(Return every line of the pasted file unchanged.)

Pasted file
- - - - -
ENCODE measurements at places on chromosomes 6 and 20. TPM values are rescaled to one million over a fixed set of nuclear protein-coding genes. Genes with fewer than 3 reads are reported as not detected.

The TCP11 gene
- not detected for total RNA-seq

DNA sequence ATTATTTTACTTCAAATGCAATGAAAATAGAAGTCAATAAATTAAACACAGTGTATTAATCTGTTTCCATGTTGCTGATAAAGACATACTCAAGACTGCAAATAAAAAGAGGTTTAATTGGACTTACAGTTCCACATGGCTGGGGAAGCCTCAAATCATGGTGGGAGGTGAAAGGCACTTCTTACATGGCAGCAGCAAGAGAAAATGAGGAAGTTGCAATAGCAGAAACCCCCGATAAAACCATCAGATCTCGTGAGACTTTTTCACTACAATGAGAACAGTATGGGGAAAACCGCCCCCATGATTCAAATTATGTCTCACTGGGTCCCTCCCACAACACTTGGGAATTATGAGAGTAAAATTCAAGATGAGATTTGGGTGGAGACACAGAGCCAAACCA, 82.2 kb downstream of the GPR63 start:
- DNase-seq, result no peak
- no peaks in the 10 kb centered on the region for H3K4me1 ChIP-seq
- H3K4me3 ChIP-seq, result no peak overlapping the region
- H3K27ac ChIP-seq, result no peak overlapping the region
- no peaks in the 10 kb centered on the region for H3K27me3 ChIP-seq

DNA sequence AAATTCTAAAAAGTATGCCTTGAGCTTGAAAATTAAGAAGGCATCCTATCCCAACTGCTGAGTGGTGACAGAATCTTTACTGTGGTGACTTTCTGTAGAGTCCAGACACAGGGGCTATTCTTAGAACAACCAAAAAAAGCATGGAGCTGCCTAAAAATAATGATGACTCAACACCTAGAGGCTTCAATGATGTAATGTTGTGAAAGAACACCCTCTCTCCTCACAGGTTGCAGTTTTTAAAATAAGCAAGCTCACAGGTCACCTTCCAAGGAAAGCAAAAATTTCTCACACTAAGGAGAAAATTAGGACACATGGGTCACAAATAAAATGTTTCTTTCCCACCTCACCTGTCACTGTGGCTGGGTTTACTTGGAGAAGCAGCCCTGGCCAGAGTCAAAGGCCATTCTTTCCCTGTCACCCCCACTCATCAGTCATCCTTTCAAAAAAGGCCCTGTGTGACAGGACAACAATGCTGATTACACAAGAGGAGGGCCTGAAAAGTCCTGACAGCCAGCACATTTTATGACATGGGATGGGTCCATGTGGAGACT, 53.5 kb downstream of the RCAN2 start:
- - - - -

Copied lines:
ENCODE measurements at places on chromosomes 6 and 20. TPM values are rescaled to one million over a fixed set of nuclear protein-coding genes. Genes with fewer than 3 reads are reported as not detected.

The TCP11 gene
- not detected for total RNA-seq

DNA sequence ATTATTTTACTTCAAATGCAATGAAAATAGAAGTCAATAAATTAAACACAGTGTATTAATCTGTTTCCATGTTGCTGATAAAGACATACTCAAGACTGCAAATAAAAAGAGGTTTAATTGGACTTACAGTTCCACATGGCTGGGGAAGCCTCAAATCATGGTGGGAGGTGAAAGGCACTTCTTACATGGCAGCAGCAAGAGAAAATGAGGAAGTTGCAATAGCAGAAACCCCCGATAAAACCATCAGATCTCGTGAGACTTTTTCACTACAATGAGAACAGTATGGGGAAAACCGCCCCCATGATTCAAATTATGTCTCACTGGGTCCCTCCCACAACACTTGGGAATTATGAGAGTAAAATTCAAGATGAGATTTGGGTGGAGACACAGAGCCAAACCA, 82.2 kb downstream of the GPR63 start:
- DNase-seq, result no peak
- no peaks in the 10 kb centered on the region for H3K4me1 ChIP-seq
- H3K4me3 ChIP-seq, result no peak overlapping the region
- H3K27ac ChIP-seq, result no peak overlapping the region
- no peaks in the 10 kb centered on the region for H3K27me3 ChIP-seq

DNA sequence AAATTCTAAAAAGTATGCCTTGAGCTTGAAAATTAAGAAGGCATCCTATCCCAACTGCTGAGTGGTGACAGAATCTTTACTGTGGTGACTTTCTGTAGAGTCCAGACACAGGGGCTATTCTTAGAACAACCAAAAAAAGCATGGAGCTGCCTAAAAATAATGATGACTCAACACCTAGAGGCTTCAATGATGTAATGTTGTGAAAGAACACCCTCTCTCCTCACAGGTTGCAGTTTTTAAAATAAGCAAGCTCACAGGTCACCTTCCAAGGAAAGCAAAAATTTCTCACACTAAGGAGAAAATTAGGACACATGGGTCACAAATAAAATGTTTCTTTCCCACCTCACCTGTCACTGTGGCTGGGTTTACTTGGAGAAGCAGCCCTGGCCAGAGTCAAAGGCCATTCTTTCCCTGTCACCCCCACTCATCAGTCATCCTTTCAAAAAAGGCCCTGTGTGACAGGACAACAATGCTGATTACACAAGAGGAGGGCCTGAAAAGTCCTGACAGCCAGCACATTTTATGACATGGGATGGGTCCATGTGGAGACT, 53.5 kb downstream of the RCAN2 start: